From the Preface to Gerhard O. Forde's On Being a Theologian of the Cross: Reflections on Luther's Heidelberg Disputation, 1518:
A theologian of the cross, Luther says, looks at all things through suffering and the cross. It is also certainly true that in Christ God enters into our suffering and death. But in a theology of the cross it is soon apparent that we cannot ignore the fact that suffering comes about because we are at odds with God and are trying to rush headlong into some sort of cozy identification with him. God and his Christ, Luther will be concerned to point out, are the operators in the matter, not the ones operated upon (thesis 27, Heidelberg Disputation). In the gospel of John, Jesus is concerned to point out that no one takes his life from him but that he lays it down of his own accord (John 10:18). In the end, Jesus suffers and dies because nobody identified with him. The people cried, "Crucify him!" One of his disciples betrayed him, another denied him, the rest forsook him and fled. He died alone, forsaken even by God.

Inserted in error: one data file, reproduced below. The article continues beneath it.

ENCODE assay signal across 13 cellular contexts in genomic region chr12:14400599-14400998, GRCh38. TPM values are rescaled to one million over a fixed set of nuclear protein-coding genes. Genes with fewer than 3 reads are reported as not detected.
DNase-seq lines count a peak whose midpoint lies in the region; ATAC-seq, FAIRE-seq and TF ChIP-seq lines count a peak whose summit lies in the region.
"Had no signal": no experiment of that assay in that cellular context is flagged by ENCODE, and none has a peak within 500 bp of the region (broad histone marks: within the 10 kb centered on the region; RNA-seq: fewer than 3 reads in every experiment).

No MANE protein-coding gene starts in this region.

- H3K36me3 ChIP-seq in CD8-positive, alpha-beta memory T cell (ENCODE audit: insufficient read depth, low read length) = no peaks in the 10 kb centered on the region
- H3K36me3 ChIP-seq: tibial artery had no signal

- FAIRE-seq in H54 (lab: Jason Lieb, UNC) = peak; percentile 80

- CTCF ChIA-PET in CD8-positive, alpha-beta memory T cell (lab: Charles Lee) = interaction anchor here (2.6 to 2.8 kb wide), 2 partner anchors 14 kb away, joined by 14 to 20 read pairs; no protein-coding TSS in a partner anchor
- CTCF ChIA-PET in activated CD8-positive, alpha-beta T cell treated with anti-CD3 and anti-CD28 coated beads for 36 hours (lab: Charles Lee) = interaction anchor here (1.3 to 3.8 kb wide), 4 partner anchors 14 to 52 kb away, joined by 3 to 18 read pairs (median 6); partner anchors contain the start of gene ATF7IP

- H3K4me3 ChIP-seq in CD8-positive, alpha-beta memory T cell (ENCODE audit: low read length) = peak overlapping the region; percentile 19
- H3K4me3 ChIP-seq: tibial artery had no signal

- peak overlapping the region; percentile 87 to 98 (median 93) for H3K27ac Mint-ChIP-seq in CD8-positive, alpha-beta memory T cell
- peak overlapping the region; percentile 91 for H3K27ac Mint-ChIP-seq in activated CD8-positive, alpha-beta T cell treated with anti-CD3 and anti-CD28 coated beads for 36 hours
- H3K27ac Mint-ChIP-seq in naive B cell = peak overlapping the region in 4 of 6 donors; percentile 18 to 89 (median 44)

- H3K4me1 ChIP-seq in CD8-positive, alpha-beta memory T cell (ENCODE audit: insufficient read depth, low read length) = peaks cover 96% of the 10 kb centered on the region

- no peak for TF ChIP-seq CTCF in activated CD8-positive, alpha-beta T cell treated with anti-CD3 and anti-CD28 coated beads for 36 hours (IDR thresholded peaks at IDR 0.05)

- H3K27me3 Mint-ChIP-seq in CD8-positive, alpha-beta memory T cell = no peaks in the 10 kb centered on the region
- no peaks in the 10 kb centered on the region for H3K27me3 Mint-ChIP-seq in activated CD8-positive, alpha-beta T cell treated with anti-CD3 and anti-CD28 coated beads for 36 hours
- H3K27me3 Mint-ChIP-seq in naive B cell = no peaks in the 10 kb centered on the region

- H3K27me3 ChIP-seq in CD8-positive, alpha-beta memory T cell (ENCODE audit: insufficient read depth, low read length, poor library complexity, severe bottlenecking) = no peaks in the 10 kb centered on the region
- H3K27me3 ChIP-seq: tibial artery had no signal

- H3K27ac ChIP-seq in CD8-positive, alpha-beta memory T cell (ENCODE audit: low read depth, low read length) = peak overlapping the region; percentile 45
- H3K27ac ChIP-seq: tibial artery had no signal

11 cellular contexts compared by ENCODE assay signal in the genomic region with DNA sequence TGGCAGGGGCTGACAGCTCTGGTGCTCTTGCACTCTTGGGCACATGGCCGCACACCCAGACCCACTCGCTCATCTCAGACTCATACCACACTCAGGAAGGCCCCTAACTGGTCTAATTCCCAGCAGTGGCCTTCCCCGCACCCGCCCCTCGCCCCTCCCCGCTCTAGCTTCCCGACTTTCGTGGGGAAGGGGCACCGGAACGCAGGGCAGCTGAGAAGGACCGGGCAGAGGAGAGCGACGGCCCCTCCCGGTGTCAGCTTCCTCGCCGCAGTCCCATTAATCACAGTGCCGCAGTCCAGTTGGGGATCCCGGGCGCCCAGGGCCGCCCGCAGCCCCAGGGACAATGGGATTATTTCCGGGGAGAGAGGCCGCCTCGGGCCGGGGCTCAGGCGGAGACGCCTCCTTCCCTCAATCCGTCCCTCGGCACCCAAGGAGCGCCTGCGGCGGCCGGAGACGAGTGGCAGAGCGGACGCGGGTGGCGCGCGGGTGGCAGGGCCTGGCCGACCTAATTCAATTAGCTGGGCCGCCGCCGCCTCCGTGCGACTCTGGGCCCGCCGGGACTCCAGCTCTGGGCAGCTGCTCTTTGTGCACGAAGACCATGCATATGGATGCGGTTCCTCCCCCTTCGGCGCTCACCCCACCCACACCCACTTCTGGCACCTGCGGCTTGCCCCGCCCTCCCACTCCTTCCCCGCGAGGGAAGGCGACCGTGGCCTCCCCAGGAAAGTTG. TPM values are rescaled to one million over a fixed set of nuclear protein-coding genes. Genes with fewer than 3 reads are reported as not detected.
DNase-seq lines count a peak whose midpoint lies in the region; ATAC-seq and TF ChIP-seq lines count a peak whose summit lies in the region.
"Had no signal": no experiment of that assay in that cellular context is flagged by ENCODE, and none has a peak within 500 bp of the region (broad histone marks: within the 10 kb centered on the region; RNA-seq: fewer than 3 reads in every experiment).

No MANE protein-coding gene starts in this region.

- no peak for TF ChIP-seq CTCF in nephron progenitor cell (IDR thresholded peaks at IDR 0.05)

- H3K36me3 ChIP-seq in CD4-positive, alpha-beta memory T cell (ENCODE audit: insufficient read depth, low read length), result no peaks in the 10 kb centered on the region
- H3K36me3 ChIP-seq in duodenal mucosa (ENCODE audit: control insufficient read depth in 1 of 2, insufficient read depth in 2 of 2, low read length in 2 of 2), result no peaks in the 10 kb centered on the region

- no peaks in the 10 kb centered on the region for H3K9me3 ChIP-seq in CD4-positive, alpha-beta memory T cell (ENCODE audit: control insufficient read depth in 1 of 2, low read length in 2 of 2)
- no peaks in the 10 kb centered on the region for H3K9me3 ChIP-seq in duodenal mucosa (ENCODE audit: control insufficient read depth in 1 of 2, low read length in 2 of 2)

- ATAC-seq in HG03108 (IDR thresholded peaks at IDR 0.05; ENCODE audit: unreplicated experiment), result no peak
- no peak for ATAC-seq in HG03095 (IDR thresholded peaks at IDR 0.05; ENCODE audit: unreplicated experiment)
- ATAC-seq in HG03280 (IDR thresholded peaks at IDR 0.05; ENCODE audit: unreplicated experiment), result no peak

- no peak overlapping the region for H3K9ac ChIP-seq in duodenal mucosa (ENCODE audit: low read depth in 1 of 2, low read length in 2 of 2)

Now we in turn suffer the absolute and unconditional working of God upon us. It is a suffering because as old beings we cannot abide such working. We are rendered passive by the divine activity. "Passive," it should be remembered here, comes from the same root as "passion," which is, of course, "to suffer." And so we look on the world anew in the light of Christ's Passion, "through suffering and the cross" (thesis 20), as ones who suffer the sovereign working of God. A sentimentalized theology gives the impression that God in Christ comes to join us in our battle against some unknown enemy, is victimized, and suffers just like us. Like the daughters of Jerusalem we sympathize with him. A true theology of the cross places radical question marks over against sentimentality of that sort. "Weep not for me," Jesus said, "but for yourselves and for your children."